It appears that the Scottish Executive decided to move Transport for Scotland from Edinburgh to Glasgow.
Well, OK. They have done so for social and economic reasons.
I presume that means that it will end up costing less whilst providing employment in Glasgow. Fair enough so far.
That is until you read the bonkers small print, or in the case of the BBC article most of the story.
Of the 150 people relocated 57 of them appear to get their travel expenses paid but what is more presumably the same people, possibly more or less, get to start work on their commute.
It seems that as soon as they start catching up on "paper work" on the train, they are in the office. Obviously they can leave early as well to make sure they get enough time to catch up on their way home.
Thing is most commuters who need to already have to do this, do so, but start their commute to get in on time.
The train is not a secure place to do confidential work either. However if they can work on the train, why not forget coming into the office at all and work from home? After all with technology as it is today (I know, I set this sort of thing up every day) why travel when you don't have to.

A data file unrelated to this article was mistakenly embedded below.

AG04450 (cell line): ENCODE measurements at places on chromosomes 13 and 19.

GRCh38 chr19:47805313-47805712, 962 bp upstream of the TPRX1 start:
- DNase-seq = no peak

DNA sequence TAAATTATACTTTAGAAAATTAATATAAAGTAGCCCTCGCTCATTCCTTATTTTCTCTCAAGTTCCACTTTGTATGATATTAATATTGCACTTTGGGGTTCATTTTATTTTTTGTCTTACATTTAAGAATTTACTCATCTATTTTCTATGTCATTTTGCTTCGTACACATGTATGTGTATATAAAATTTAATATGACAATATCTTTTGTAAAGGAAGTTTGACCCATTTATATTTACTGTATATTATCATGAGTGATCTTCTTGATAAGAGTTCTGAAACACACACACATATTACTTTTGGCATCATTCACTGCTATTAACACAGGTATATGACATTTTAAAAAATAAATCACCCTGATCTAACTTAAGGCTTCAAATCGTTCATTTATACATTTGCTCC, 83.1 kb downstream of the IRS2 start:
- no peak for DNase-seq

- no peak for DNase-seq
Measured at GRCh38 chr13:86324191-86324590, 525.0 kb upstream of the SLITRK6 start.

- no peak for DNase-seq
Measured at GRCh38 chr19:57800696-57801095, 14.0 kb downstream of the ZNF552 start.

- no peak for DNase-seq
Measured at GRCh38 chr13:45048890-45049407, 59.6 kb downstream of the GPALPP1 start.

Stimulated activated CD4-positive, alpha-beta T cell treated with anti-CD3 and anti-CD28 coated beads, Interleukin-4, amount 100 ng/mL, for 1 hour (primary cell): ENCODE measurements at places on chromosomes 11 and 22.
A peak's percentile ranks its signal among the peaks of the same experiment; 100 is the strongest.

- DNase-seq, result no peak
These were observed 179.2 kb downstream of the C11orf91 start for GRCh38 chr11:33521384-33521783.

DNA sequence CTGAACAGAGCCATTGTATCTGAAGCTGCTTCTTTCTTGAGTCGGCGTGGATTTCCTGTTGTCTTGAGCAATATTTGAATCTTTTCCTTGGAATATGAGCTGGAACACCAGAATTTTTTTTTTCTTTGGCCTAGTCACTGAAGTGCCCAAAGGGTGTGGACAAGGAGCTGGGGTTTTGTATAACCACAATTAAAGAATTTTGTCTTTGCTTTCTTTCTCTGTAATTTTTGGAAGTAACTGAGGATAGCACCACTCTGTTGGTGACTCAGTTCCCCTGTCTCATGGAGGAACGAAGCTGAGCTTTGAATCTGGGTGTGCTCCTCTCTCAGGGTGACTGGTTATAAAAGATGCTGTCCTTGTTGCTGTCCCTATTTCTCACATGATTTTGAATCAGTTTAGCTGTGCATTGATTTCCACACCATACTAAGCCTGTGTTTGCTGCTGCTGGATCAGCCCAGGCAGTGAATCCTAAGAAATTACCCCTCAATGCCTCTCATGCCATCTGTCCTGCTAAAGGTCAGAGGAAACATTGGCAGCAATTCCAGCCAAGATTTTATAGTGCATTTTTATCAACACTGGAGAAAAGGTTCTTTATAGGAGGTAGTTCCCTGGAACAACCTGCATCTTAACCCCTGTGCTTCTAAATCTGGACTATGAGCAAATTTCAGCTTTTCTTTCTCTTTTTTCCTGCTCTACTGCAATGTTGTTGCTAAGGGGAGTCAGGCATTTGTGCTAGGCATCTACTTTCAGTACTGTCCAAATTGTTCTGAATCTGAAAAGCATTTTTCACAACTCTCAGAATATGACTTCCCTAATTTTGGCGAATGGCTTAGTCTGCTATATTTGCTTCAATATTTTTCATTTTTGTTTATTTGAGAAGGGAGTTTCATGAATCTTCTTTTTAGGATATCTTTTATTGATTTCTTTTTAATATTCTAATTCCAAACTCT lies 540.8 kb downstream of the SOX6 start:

Also the payments for people to stay put draw into question two key issues. The economic and social benefits of the move. There is little economic or social benefit to have an office commute in and out of a given area. It just costs more. If on the other hand they got all the employees to move, then yes that would or rather could have both economic and social benefits.
Monday, January 22, 2007
It was quite interesting and revealed a few facts I did not know.
For example it looks like a teacup contained the poison, Alexander Litvinenko may have wiped his mouth after drinking it, leaving his hand highly irradiated, as well as everything else he touched.
Also all the people who came into contact with the cup would have been irradiated and spread it about as well.
What I found most interesting was how much they think was used. 4 billion Bequerrels (Bq's). That is an astounding level of radiation. 4 billion decays per second.
But how much Polonium 210 is that?
Well, 27 millionths of a gram. So little you would not even notice it!